Think about a food item you really like, or better even, your favourite food. Think about how it smells, what it looks like, how it feels when it hits your tongue, the taste and feel of it. Think about it in detail. Are you doing it? Ok, now you’ll notice that your mouth has started watering. We don’t know this because we are some kind of wizards, but because it’s a common thing that happens to nearly all of us when we think of food we like. Not even just think – just seeing or even smelling food we like can get our mouth watering. But why is that?
Well, if you’re wondering the same thing, then you are in the right place, because that is what you will find out in today’s article. Read on to learn more about why our mouth waters when we see, smell or even think of the food we like.
Reasons why our mouth waters
So why do we start salivating when we think, see or smell food we like? Turns out it is part of a preparatory process that our brains trigger, to prepare us for eating.
Saliva plays a big role in proper digestion and absorption of nutrients, not to mention the actual eating and tasting of the food. So when we think, smell or see food, nerve signals are usually sent to our salivary glands to start getting ready, which then results in extra saliva being generated – or as we know it, in our mouth “watering”.
But that’s not the only reason however. The associations we build while growing up to food we like plays a big role too. Over the years our brains catalogue the sensory markers of food we like, so when we come across one or more of them, or even think about them, our brain triggers the memories of the deliciousness to be expected, which further encourages/triggers our salivary glands to activate. After all, we only know what we like as a result of having it in the past. This is also why your mouth won’t usually water when you think about food that you do not like.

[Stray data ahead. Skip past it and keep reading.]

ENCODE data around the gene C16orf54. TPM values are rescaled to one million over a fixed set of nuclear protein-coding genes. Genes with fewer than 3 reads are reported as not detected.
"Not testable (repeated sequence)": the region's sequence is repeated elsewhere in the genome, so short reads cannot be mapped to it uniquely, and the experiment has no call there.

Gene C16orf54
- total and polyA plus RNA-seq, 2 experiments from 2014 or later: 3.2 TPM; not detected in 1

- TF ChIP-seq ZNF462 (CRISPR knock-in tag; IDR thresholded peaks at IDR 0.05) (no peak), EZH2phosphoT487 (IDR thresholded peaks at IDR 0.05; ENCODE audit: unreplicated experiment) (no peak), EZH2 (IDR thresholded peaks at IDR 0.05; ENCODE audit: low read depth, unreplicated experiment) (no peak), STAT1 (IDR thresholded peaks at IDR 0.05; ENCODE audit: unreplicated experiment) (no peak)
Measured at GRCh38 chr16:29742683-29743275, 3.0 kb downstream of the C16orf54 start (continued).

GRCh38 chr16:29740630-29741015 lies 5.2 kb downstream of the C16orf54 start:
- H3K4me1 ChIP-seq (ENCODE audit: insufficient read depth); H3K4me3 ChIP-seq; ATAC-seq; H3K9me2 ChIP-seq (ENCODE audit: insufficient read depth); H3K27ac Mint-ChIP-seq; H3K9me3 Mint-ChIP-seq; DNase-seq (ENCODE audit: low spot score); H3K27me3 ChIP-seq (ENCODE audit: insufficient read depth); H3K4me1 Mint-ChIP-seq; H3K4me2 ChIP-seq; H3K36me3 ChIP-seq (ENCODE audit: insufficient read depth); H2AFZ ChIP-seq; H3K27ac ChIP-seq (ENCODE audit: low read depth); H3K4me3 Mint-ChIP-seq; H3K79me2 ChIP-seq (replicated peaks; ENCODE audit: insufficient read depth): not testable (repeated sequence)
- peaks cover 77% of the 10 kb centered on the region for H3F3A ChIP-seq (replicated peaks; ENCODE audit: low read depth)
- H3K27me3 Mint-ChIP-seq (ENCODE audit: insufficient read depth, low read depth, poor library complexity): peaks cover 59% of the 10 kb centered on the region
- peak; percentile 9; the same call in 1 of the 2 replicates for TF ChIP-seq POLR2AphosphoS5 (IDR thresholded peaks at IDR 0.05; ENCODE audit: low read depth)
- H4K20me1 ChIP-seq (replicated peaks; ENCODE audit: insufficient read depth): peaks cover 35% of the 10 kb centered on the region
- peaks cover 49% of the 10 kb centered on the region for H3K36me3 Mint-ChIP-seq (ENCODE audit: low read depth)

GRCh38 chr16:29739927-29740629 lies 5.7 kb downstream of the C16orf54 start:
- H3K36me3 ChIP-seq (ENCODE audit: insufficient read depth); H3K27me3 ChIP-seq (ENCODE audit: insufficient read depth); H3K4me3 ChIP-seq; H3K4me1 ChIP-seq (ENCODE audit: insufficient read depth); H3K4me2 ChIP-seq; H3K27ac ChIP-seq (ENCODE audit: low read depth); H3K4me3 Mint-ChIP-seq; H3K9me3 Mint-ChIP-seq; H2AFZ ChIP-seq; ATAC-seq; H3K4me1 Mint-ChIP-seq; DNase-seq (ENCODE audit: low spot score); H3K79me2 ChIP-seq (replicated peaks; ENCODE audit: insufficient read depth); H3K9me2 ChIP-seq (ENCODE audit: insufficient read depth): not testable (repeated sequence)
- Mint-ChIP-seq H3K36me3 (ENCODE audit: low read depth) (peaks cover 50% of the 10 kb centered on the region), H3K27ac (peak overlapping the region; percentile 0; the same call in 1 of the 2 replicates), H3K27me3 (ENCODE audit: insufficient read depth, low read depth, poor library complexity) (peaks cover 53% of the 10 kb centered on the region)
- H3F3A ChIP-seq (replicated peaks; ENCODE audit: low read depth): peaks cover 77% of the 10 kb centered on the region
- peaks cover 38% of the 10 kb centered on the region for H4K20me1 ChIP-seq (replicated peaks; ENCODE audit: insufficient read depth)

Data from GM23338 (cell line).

So as it stands, there are two factors that result in our mouth watering – one is the preemptive action by our brain to prepare us for eating, and the other is the result of our memories and past associations.
How hungry are you?
Now you know why your mouth waters even at the mere thought of food you like. But there is a major contributing factor, and that’s your level of hunger.
How hungry you are plays a big part in how much your mouth waters.
This is why, if you’re really hungry, your mouth will water more. But, if you’re full and/or not feeling like eating, your mouth will water less, sometimes even not at all (but that’s usually a rare case).
What are your thoughts on this article? Oh and what food item did you think of when you first started reading this article? Share, because we are curious to know!
Share your thoughts about this guide on why our mouth waters, in the comments section below.
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